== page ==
Document Type: Original Article

Authors

1 Department of Physiotherapy, School of Physiotherapy, Otago University, Dunedin, New Zealand AND ‎Iranian Multiple Sclerosis Society Rehabilitation Centre, Tehran, Iran

2 Department of Exercise Physiology, School of Physical ‎Education and Sport Sciences, University of Tehran, Tehran, Iran

3 Mother and Child Welfare Research Center, Hormozgan University of Medical Sciences, Bandar Abbas, Iran

4 Department of Neurology, School of Medicine, Mostafa Khomeini Hospital, Shahed Universityof Medical Sciences, Tehran, Iran

Abstract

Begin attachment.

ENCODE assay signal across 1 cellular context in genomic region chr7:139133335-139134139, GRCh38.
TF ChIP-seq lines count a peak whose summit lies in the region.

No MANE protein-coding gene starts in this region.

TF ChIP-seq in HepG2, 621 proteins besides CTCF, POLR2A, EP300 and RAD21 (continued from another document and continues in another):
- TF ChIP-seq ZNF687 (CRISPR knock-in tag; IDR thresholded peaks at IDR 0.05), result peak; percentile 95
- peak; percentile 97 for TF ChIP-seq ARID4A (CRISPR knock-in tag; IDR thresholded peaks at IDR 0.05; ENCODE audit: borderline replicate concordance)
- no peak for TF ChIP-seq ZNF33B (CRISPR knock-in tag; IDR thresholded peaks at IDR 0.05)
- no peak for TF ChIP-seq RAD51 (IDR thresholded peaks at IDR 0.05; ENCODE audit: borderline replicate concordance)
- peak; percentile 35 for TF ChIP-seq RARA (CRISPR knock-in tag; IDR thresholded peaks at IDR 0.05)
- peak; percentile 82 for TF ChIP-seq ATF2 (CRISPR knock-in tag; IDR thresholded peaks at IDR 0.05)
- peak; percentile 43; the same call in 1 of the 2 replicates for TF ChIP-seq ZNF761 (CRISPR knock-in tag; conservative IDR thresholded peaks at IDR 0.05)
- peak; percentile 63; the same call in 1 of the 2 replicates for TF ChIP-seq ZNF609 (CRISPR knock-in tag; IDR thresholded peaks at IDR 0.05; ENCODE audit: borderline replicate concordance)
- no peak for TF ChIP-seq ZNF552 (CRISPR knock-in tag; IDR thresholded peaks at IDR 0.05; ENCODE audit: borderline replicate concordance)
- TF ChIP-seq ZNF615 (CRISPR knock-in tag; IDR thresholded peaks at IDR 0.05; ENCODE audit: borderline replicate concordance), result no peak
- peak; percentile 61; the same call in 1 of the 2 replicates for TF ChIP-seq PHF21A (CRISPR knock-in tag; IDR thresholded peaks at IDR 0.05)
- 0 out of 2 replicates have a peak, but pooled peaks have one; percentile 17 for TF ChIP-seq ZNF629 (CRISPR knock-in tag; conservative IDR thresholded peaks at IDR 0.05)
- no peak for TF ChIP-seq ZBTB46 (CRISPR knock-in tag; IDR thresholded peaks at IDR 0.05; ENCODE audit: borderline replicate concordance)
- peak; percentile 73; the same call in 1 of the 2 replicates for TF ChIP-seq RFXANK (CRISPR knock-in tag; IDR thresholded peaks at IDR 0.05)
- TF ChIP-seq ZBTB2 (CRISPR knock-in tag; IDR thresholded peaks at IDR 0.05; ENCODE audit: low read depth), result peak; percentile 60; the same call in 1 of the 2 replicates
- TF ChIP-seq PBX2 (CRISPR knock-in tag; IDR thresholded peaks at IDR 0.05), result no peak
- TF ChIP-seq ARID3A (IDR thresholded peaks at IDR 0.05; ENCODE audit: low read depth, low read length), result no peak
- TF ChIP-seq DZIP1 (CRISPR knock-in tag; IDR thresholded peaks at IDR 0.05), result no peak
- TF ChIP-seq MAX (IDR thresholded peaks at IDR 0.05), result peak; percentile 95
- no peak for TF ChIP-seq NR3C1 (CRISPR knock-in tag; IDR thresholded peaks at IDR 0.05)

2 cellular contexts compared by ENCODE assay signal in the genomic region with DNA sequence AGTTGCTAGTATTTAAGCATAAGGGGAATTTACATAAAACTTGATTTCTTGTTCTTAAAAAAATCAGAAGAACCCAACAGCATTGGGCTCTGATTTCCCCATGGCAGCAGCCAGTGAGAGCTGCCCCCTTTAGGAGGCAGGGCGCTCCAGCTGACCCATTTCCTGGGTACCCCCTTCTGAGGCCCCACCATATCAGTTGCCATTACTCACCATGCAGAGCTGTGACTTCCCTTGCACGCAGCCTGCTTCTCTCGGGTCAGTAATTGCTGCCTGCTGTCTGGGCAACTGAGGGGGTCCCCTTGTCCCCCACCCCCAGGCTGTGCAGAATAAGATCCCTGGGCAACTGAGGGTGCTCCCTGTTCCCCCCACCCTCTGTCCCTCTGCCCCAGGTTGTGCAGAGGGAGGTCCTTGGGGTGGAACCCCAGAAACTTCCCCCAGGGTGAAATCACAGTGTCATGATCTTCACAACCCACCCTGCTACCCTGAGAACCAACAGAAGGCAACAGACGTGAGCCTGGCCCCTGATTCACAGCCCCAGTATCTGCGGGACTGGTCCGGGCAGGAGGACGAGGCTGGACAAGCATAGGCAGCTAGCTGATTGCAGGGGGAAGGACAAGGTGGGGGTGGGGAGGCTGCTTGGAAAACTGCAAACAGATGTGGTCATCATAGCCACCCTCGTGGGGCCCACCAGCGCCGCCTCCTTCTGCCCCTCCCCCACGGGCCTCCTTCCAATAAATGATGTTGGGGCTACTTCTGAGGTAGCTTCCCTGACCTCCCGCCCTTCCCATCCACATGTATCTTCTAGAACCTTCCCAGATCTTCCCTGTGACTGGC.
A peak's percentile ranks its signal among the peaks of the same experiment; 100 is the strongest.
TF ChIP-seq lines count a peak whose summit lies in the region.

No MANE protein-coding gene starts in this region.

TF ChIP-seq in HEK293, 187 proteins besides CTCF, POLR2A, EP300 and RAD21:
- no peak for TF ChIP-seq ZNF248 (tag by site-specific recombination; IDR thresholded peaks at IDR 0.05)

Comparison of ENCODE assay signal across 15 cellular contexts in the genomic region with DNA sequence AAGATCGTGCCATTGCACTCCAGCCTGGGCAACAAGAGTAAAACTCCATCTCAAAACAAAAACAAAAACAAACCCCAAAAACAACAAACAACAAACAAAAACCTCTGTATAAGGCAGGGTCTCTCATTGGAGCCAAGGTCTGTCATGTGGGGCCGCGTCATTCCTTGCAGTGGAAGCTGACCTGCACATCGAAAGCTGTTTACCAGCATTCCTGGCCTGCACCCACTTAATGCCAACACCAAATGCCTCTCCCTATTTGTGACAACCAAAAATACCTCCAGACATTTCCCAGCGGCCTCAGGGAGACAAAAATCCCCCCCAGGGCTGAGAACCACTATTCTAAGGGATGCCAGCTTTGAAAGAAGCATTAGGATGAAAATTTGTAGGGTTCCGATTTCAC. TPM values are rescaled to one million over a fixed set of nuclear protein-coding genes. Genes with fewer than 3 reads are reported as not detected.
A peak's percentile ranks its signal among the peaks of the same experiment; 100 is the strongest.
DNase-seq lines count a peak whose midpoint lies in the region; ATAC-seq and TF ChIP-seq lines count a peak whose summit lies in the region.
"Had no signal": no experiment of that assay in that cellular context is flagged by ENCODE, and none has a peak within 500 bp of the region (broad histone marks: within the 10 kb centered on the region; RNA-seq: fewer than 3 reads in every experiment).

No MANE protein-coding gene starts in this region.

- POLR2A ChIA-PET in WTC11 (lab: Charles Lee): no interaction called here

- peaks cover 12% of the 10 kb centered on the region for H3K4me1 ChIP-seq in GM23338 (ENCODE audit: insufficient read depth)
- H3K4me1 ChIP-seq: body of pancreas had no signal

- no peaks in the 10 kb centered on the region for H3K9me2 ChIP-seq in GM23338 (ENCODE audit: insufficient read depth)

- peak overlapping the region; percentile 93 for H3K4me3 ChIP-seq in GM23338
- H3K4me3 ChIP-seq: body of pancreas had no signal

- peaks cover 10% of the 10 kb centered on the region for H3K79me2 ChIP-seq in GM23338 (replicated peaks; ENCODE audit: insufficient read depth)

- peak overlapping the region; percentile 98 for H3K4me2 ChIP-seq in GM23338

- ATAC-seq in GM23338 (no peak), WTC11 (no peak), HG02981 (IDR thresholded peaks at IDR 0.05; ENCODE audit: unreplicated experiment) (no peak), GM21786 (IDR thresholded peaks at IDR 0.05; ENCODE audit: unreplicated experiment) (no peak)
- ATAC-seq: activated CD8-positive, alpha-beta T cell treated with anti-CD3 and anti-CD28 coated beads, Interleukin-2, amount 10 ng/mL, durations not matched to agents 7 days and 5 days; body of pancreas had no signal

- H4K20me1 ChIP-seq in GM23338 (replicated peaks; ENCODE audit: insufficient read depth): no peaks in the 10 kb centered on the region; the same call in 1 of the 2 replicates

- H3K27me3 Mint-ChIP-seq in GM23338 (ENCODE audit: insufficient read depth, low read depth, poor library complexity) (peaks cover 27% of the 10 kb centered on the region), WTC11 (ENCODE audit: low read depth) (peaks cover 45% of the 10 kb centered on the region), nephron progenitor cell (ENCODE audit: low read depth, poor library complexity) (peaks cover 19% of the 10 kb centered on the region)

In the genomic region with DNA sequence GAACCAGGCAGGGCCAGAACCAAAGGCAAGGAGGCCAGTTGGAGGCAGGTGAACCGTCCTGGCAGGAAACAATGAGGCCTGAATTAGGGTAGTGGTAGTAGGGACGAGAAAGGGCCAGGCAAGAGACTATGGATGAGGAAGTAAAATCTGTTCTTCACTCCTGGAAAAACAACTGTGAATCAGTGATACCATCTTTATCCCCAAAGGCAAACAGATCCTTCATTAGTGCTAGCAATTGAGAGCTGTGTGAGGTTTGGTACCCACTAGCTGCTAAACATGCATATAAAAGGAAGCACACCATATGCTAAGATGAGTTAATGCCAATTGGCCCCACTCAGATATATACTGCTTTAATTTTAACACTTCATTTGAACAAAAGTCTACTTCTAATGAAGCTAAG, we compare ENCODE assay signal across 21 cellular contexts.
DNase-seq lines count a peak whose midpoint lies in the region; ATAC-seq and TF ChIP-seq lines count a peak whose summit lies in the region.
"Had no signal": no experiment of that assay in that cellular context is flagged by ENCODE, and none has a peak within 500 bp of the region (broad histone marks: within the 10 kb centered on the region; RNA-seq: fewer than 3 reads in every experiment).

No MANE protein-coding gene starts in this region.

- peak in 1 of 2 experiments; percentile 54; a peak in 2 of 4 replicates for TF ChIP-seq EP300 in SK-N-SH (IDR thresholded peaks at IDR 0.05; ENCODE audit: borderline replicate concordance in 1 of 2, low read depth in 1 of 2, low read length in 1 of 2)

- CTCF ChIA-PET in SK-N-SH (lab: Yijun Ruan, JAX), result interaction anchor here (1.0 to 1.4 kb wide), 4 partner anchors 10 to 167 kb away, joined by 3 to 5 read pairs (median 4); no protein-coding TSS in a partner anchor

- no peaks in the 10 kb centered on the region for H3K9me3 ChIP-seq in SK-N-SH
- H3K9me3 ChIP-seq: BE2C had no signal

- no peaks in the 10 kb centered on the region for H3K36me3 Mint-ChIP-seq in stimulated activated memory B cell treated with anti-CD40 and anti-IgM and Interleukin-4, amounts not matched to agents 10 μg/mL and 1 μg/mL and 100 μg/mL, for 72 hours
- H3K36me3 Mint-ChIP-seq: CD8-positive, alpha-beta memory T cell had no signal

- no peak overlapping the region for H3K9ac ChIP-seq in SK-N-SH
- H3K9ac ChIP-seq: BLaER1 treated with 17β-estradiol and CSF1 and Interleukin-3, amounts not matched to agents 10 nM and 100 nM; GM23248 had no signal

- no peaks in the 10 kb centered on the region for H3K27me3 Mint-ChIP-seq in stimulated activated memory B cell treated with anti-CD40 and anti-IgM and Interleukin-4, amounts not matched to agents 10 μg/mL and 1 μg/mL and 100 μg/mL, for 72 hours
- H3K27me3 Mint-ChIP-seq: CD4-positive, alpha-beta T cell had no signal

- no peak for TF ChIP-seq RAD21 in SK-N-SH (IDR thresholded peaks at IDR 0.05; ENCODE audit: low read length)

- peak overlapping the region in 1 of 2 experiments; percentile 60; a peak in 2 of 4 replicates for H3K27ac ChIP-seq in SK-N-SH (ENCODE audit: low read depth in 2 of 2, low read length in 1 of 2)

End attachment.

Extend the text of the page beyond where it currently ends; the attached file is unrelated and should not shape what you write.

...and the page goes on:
Background: Multiple sclerosis (MS) is a neurological disease with a variety of signs and symptoms. Exercise therapy has been shown to improve physical functions in MS. However, questions about an optimal exercise therapy remain. In this regard, we suggest a combined exercise therapy including aerobic and resistance exercises for MS patients. The study is designed to observe, test and compare the effects of proposed combined exercises on strength, balance, agility, fatigue, speed, and walking distance in people with mild to moderate MS [0 < expanded disability status scale (EDSS) < 5].Methods: A total of 40 people with relapse-remitting MS (16 male, 0 < EDSS < 5) were randomized into one of the four groups (3 intervention and one control). The intervention consisted of various combinations of aerobic and resistance exercises with different repetition rates. Pre- and post-intervention scores of fatigue severity scale (FSS), timed up and go (TUG) test, 6-minute walk test (6MWT), 10- and 20-MWT, Berg balance scale (BBS), and one repetition maximum (1RM) test were recorded and analyzed.Results: For most tests, post-intervention values of the group 1, with 3-aerobic and 1-resistance exercises, were significantly higher compared to control group (P < 0.050). However, no significant progression was observed in the other two intervention groups.Conclusion: A combination of three aerobic exercises with one resistance exercise may result in improved balance, locomotion, and endurance in MS patients.